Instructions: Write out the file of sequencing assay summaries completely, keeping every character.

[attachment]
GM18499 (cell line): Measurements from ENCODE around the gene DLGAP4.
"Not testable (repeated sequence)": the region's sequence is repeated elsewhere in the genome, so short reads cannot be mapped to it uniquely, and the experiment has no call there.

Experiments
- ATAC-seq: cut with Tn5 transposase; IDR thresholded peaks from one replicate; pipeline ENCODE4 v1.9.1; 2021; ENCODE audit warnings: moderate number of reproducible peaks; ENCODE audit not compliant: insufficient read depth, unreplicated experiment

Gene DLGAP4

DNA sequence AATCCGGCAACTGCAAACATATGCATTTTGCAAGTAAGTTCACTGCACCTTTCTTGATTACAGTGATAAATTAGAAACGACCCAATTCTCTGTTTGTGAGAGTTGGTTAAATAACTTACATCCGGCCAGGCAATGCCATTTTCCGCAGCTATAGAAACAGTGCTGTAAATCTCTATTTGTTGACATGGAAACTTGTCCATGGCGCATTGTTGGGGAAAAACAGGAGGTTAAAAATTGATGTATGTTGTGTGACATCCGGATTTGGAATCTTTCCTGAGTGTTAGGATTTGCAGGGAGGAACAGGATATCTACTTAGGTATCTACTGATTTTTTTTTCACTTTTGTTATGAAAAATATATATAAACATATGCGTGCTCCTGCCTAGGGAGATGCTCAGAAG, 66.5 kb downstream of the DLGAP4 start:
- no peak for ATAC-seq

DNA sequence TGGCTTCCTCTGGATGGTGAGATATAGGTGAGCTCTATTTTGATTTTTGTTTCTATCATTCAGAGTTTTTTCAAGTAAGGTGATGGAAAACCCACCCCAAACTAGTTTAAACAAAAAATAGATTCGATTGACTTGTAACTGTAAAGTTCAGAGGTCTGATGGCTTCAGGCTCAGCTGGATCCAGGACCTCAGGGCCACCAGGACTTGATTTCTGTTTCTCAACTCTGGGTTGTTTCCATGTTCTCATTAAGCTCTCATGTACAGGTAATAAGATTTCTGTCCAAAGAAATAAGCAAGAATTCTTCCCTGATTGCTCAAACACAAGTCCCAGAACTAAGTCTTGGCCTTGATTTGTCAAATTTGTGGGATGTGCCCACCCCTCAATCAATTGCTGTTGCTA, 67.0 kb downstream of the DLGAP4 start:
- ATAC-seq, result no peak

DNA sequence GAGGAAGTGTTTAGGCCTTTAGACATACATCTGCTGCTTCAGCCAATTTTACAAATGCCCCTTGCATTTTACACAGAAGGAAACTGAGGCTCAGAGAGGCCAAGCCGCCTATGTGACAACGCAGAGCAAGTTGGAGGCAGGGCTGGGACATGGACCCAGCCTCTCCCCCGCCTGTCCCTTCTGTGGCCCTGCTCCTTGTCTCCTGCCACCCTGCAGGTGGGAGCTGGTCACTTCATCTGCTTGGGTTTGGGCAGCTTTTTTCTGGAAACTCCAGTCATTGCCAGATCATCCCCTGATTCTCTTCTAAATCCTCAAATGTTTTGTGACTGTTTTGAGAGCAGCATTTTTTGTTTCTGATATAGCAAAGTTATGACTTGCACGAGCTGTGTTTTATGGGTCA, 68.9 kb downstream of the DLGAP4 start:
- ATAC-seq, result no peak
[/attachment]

GM18499 (cell line): Measurements from ENCODE around the gene DLGAP4.
"Not testable (repeated sequence)": the region's sequence is repeated elsewhere in the genome, so short reads cannot be mapped to it uniquely, and the experiment has no call there.

Experiments
- ATAC-seq: cut with Tn5 transposase; IDR thresholded peaks from one replicate; pipeline ENCODE4 v1.9.1; 2021; ENCODE audit warnings: moderate number of reproducible peaks; ENCODE audit not compliant: insufficient read depth, unreplicated experiment

Gene DLGAP4

DNA sequence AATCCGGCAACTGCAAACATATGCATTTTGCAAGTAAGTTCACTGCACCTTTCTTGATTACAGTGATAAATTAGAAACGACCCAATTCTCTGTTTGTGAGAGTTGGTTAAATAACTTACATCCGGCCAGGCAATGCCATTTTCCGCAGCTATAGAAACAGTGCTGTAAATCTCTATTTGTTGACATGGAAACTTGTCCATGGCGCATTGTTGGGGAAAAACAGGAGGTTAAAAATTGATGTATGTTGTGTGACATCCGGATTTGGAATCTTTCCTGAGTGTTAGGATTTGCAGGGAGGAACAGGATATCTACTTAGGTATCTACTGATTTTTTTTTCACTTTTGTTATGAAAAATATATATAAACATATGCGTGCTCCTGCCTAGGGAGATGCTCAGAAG, 66.5 kb downstream of the DLGAP4 start:
- no peak for ATAC-seq

DNA sequence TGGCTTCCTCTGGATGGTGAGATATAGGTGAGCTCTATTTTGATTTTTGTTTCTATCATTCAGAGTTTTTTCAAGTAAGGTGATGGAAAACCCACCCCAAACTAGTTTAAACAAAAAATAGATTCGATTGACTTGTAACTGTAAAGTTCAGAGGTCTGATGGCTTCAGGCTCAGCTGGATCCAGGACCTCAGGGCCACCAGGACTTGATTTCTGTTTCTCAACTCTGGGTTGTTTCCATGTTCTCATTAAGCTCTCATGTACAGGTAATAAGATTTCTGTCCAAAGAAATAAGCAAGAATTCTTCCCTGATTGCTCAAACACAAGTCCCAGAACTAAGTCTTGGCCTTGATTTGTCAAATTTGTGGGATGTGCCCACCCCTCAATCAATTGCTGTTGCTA, 67.0 kb downstream of the DLGAP4 start:
- ATAC-seq, result no peak

DNA sequence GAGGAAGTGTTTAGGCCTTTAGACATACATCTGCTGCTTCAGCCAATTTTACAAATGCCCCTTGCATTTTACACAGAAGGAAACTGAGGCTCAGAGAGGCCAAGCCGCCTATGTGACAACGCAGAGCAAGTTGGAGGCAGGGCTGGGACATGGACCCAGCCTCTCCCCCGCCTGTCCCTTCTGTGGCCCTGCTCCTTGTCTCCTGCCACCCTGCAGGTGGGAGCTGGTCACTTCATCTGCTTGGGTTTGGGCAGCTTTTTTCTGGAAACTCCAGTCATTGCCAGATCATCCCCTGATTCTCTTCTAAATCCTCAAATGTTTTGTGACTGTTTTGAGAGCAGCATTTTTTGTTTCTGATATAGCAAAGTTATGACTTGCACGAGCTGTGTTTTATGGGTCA, 68.9 kb downstream of the DLGAP4 start:
- ATAC-seq, result no peak